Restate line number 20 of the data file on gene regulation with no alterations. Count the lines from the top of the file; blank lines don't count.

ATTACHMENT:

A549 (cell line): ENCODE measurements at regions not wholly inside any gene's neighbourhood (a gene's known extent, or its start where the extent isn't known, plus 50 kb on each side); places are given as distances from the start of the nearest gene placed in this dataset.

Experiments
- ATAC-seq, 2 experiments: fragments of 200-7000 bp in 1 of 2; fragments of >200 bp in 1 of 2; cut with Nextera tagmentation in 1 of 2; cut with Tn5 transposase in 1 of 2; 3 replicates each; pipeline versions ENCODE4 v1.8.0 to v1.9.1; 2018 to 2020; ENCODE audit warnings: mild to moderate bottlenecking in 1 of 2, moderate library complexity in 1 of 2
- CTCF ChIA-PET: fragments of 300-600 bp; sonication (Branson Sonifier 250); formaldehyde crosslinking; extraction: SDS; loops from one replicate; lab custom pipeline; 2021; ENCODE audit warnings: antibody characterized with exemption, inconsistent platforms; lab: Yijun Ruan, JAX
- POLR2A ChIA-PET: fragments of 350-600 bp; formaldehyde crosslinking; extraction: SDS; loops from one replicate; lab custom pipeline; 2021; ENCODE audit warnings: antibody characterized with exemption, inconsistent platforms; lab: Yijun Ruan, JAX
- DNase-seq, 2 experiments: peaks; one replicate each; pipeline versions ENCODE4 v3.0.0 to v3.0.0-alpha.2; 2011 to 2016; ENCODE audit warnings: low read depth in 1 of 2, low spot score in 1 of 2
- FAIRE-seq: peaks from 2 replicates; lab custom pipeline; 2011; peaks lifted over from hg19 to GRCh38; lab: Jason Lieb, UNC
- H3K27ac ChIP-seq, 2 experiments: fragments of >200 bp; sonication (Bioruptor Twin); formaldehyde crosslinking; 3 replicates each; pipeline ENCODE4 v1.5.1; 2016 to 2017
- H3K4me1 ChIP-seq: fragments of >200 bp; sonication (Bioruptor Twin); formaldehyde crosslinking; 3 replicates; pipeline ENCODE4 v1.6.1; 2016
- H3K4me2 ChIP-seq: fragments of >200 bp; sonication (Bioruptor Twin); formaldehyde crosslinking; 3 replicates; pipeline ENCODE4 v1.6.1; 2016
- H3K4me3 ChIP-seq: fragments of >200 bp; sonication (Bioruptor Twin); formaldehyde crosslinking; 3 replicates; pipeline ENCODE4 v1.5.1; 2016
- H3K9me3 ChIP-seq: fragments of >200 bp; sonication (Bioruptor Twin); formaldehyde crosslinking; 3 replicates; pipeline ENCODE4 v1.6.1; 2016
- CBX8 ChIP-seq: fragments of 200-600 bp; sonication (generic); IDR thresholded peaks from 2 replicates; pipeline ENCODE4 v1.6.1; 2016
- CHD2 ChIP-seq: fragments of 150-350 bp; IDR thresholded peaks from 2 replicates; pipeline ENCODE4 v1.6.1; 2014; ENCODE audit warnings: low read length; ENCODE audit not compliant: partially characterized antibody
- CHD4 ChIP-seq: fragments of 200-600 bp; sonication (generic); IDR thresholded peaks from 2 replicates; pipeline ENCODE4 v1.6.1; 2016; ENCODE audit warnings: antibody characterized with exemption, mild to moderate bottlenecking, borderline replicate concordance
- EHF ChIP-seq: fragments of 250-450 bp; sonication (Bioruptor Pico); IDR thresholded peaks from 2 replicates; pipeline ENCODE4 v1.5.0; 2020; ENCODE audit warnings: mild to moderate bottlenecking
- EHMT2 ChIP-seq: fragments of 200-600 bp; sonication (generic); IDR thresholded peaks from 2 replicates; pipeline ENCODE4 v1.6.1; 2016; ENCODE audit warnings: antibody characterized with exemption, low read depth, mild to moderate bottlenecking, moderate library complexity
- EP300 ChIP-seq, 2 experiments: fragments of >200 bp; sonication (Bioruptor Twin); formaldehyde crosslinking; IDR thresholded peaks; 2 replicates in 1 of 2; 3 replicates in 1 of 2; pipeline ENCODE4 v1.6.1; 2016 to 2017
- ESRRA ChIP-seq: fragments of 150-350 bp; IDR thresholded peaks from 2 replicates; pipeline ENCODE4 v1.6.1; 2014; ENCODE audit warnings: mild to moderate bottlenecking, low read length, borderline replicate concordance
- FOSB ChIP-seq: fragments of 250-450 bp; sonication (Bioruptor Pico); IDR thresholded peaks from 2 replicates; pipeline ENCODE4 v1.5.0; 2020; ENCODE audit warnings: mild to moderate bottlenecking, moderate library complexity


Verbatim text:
- FOSB ChIP-seq: fragments of 250-450 bp; sonication (Bioruptor Pico); IDR thresholded peaks from 2 replicates; pipeline ENCODE4 v1.5.0; 2020; ENCODE audit warnings: mild to moderate bottlenecking, moderate library complexity